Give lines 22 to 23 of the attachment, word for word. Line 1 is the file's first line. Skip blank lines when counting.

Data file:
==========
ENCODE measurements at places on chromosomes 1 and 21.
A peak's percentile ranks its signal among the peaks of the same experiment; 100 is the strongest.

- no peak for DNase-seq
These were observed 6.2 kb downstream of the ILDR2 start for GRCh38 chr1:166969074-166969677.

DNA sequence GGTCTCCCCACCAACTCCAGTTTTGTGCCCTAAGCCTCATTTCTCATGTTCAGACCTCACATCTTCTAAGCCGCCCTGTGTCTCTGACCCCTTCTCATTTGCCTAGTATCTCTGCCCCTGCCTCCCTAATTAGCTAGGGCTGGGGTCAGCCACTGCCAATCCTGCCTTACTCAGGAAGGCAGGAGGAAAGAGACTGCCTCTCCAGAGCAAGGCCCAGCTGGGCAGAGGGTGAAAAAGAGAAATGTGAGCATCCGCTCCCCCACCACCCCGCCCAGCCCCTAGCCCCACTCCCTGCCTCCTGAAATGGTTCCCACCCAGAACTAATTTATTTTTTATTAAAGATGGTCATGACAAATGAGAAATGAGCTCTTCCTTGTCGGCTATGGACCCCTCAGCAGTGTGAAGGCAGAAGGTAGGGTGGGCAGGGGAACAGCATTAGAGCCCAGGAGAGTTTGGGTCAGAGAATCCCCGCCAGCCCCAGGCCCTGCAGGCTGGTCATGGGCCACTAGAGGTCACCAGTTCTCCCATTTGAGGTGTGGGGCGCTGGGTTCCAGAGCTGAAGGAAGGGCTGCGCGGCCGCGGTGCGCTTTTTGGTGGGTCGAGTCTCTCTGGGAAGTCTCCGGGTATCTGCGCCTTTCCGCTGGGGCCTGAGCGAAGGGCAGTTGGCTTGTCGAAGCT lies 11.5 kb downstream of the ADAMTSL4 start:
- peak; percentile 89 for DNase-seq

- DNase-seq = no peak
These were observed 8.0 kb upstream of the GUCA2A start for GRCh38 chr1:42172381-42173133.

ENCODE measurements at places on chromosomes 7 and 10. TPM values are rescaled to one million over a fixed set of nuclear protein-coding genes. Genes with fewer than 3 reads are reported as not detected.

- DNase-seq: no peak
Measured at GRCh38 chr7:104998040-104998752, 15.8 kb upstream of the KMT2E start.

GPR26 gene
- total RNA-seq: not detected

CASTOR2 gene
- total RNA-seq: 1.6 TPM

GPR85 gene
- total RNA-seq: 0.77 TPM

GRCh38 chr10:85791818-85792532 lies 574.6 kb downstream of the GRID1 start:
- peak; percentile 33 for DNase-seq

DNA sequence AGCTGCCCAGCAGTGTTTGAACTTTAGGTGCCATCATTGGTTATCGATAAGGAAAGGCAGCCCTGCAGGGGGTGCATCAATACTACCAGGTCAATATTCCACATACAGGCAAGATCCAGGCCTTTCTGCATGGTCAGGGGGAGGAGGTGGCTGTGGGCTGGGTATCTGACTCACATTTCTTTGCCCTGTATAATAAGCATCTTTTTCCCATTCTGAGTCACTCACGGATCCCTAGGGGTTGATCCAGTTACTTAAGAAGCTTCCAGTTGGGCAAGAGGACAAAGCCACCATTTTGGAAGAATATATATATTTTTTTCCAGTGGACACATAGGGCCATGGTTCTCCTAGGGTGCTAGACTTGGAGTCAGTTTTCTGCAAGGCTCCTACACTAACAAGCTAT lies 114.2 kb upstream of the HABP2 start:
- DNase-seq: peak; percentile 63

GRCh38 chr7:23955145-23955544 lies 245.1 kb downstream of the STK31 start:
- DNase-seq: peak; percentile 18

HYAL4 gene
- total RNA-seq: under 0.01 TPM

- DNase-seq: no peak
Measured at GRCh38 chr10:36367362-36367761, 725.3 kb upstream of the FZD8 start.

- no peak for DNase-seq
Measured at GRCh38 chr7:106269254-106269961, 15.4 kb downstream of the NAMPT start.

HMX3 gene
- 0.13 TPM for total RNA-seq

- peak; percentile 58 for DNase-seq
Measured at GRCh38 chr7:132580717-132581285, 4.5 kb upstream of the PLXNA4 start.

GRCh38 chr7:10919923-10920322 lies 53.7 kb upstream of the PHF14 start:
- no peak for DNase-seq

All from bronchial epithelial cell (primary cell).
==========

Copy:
GRCh38 chr7:23955145-23955544 lies 245.1 kb downstream of the STK31 start:
- DNase-seq: peak; percentile 18